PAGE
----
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The most recent and infamous is the Bengal Famine of 1943-44, when 1.5 million people starved to death and another 2.1 million are estimated to have died from related causes.
Until recently, the Bengal Famine was attributed to the sheer ineptitude of the British administration, which could not be bothered to divert attention and resources from the war effort. But the 2010 book ‘Churchill’s Secret War’ lays the blame directly at the feet of then-prime minister Winston Churchill and his “racism.” Citing unearthed documents, author Madhusree Mukerjee says Churchill not only refused to divert supplies from British troops, but blocked Canada and the US from delivering aid, and even forbade India from tapping into its own currency reserves to buy food abroad.
Quelling the Sepoy Rebellion
It would be wrong to fail to recognize the brutality of the Indian mutineers who rose up in 1857 – it was the Indians who started the killing, after all, and the victims on the British side numbered in the thousands. It would be equally wrong to fail to acknowledge what drove them to revolt, or how disproportionate in both scale and brutality the British response was.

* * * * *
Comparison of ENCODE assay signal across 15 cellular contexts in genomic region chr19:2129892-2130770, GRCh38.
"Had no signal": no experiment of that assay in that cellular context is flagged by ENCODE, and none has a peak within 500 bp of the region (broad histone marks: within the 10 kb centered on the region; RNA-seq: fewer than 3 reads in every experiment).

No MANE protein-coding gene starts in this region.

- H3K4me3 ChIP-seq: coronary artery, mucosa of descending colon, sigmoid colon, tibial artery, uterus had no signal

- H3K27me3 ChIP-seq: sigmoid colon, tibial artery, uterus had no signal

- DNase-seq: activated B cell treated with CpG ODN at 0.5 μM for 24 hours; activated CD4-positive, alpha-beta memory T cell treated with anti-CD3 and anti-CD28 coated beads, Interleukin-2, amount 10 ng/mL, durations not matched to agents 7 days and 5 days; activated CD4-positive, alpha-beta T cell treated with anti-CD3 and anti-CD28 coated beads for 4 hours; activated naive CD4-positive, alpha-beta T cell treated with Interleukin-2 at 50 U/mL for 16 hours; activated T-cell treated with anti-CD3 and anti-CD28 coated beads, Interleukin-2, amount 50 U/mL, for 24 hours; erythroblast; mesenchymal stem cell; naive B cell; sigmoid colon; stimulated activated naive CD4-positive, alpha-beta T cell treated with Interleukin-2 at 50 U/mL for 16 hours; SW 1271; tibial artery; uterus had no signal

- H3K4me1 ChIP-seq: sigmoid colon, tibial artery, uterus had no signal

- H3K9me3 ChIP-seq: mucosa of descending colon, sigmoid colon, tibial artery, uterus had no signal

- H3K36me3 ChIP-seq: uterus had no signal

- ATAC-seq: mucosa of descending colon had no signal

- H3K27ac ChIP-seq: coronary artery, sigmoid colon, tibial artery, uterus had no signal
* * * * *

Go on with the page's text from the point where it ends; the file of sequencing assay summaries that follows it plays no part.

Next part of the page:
The rebellion kicked off in May 1857 over what might seem a trifle: the Brits had introduced to the Indian troops (sepoys, as they were called at the time) new breech-loading Enfield rifles, the paper-wrapped cartridges of which had to be bitten off at one end to prepare for firing. Those cartridges, according to a rumor spread among Indian soldiers, were lubricated with pig and cow lard – making oral contact with them anathema to both Muslims and Hindus.
The storming of Delhi by British forces, 1857. © Global Look Press / Mary Evans Picture Library
This minute detail, which was never even proven to be true, capped off a mountain of very real grievances between the British Raj and the Indian population. So, when soldiers in Meerut, Bengal refused to take the offending Enfield cartridges and were subsequently sentenced to long prison terms, then freed by their comrades, who shot their British officers and marched on Delhi – the entire thing quickly spiraled from a soldiers’ mutiny into a popular rebellion.
As the rebels sought to restore pre-British Mughal rule, the uprising soon engulfed the north of the country, its first stages marked by massacres of British civilians, soldiers, and loyal Indian troops. Estimates of British deaths range from 6,000 to 40,000, with historical accounts speaking of murders of women and children, rape, and torture.